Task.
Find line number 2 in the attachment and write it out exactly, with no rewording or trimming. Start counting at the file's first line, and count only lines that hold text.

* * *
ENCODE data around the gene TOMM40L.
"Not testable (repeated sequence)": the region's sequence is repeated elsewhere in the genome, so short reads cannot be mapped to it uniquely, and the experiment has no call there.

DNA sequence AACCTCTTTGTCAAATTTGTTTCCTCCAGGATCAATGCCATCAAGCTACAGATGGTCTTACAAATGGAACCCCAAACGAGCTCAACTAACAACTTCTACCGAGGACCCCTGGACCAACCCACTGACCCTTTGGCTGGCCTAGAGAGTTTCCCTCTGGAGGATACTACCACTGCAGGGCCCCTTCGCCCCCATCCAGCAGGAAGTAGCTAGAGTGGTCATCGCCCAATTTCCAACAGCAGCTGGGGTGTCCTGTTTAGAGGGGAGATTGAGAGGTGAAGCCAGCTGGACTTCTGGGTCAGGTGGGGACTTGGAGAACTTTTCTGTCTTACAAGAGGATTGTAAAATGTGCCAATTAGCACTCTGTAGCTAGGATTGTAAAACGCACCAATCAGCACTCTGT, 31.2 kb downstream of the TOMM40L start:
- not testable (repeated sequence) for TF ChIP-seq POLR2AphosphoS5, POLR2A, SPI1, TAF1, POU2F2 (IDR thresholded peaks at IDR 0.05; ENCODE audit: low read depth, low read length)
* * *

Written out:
"Not testable (repeated sequence)": the region's sequence is repeated elsewhere in the genome, so short reads cannot be mapped to it uniquely, and the experiment has no call there.